The marketing classes at Baylor presented by Dr. Roberts must be very popular given his smooth conversational style and ability to weave useful strategies through his narrative.   Perhaps this book, which is highly skeptical of the marketing practices in this country, is his way of offsetting the marketing skills he teaches in his college classes.   This quote makes the point: “The primary goal of this book is to make the argument that lasting happiness lies outside the consumer realm, beyond the shiny-object ethos.”

Highly recommended.

Ruta Arellano

A review copy was provided by the publisher.   Shiny Objects was released on November 8, 2011, and is available as a Kindle Edition and Nook Book download.   “Shiny Objects is ultimately a hopeful statement about the power we each hold to redefine the pursuit of happiness.”   Amazon

Readers who find this book interesting may also want to consider Stumbling on Happiness by Daniel Gilbert (Vintage, $15.95, 336 pages) and Freakonomics: A Rogue Economist Explores the Hidden Side of Everything by Steven D. Levitt (William Morrow Paperbacks, $15.99, 315 pages).

1 Comment

Filed under Uncategorized

The River

Between Me and the River by Carrie Host (Harlequin)

Review by Ilie Ruby, author of The Language of Trees: A Novel.

Few of us are well-versed in what it takes to save our own lives.   Carrie Host is.

Between Me and the River is a heartbreaking, glorious, and poetic rendering that spans several years of a young woman’s life during which her body is ravaged by a slow-growing but deadly form of cancer.   It is also the story of a woman saved by her inner resources, and the buoying love of her husband and three children.   In Between Me and the River, Host intimately describes her battles and triumphs in nail-biting detail.   While difficult to read at times, Host’s cut to the quick candor keeps the reader engaged as she takes us on a journey into the labyrinth of the medical system, as she rebuilds her body, brick by metaphorical brick, only to have it ravaged again.  

Her lyrical descriptions provide a reprieve from the harsh realities of a life forever on the “river” – a metaphor that she uses for her cancer.   At once poet and realist, Host’s struggle to make peace with her disease provides a compelling narrative that propels the reader to turn the book’s pages with care, hanging on to Host’s voice as though it’s a life raft through the unknown rapid waters she so bravely navigates, even when it appears she will drown.   Yet, through it all, one has the feeling she’s got her eyes set on the horizon, far enough in the distance to see herself across the river.

Sometimes the river is torrid.   Sometimes it stops moving completely.   Emboldened with a fighting spirit even as her 5’7′ body drops from a healthy 135 to a haunting 97 pounds, rendering her unable to hold her head up let alone hold a new baby, the future looks bleak.   But treatment after treatment, she fights and holds on, wrestling with her own spirituality and drawing epiphanies about herself and her relationships – the sort that come from the deepest depths of despair – that bless her with an uncommon peace that only those who have visited death’s door can intimately understand.

Host navigates the river as she enters into complicated dialogues with friends, her children, and her husband, all of whom, at times, she believes she may never see again.   She describes the desperation and frustration she feels when hiring someone to care for her children, to do the things she is supposed to be doing as she feels herself falling into a shadow of her former self when cancer seems to be winning.  

This is a story that shakes the reader to the core, one not for the faint of heart, but certainly a worthy one.   Host, caught in the middle of a glorious life, could have been any one of us…  yet, she is no longer like us.   She is different, as only a woman can be when she has touched death’s door and returned with as many scars as gifts.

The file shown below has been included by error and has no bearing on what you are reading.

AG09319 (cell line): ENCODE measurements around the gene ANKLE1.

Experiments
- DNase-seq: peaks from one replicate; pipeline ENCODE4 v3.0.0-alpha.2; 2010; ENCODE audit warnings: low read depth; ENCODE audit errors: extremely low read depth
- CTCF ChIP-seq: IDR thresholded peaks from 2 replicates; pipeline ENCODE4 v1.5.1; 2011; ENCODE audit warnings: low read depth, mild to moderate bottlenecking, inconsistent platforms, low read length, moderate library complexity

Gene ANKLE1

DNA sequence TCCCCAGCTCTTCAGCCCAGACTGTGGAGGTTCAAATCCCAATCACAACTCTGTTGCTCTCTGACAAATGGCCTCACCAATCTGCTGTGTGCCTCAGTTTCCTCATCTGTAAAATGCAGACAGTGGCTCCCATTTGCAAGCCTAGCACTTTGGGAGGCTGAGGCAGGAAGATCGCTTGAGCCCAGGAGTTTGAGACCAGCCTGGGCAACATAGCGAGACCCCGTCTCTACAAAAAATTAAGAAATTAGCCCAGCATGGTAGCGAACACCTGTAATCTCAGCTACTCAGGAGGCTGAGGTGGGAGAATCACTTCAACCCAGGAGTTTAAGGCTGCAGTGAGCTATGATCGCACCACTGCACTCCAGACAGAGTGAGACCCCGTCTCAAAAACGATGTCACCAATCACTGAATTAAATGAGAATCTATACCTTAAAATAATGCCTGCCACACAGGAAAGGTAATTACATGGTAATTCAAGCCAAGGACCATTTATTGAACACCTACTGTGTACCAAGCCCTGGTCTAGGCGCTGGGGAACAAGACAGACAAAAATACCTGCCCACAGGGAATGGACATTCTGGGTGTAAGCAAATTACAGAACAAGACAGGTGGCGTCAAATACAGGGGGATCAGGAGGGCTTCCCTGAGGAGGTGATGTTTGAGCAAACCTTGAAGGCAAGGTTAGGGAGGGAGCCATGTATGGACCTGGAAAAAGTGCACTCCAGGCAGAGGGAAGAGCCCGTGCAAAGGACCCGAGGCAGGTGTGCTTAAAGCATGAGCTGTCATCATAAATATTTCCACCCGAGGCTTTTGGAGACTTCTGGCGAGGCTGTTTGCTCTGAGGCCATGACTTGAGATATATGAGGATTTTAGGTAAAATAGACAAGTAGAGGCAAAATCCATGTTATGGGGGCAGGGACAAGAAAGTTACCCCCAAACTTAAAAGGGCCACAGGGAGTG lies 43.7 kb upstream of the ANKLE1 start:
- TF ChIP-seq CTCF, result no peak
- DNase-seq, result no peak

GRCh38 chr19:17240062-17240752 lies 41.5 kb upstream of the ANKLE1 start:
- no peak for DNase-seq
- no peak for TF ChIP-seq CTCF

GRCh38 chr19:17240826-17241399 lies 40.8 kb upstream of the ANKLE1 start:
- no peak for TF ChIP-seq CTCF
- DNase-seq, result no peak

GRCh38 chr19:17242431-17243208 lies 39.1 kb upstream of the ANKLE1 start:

This book teaches us powerful lessons about love, letting go, and forgiveness, about the quest for health and the fight to survive, about savoring every small moment with the same enthusiasm and appreciation as all the grand moments put together.   In the end, it is Host’s determination and wisdom that bring her back fighting.   Hers is a voice not easily forgotten, one that makes a reader wish her many more healthy years, for surely she has many more gifts to share with us.

1 Comment

Filed under Uncategorized

Forever

The Immortal Life of Henrietta Lacks by Rebecca Skloot

This begins as an excellent biography of a woman who might have remained unknown but for a miracle of medicine.   “At the age of twenty-one, Henrietta stared through the train window at rolling hills and wide-open bodies of water for the first time, heading toward a new life.”   Henrietta Lacks died in 1951 of cervical cancer but her cells are still alive.   To be exact, only her cancer cells continue to live but they may live for up to 100 years if frozen.   They are the so-called HeLa cells that are used by researchers throughout the world to advance the knowledge of how to fight and halt disease.

Author Rebecca Skloot has taken on the challenge of melding a family’s story with a tale of medicine and law.   The personal story is engaging and quite well done.   The reader will come to feel that he or she not only becomes acquainted with Henrietta Lacks, but also her late daughter Deborah, and her other children and grandchildren.   And, as Skloot gracefully notes, they are quite beautiful grandchildren.

This reader felt the telling was less effective when addressing the medico-legal issues.   That’s because the case is made that Henrietta’s cells were, in effect, stolen from her by Johns Hopkins Hospital.   Yet once you’ve read through two-thirds of the book, you learn that Hopkins explicitly met the medical research standards (and the legal requirements) of the day.   Indeed, it was a much different time.   A relation of this reviewer gave consent for a cancer biopsy in 1950 in a northern California hospital.   Only later did the relative learn that her stomach cells were only removed in California; the cell slides were mailed to Johns Hopkins for the medical research and analysis.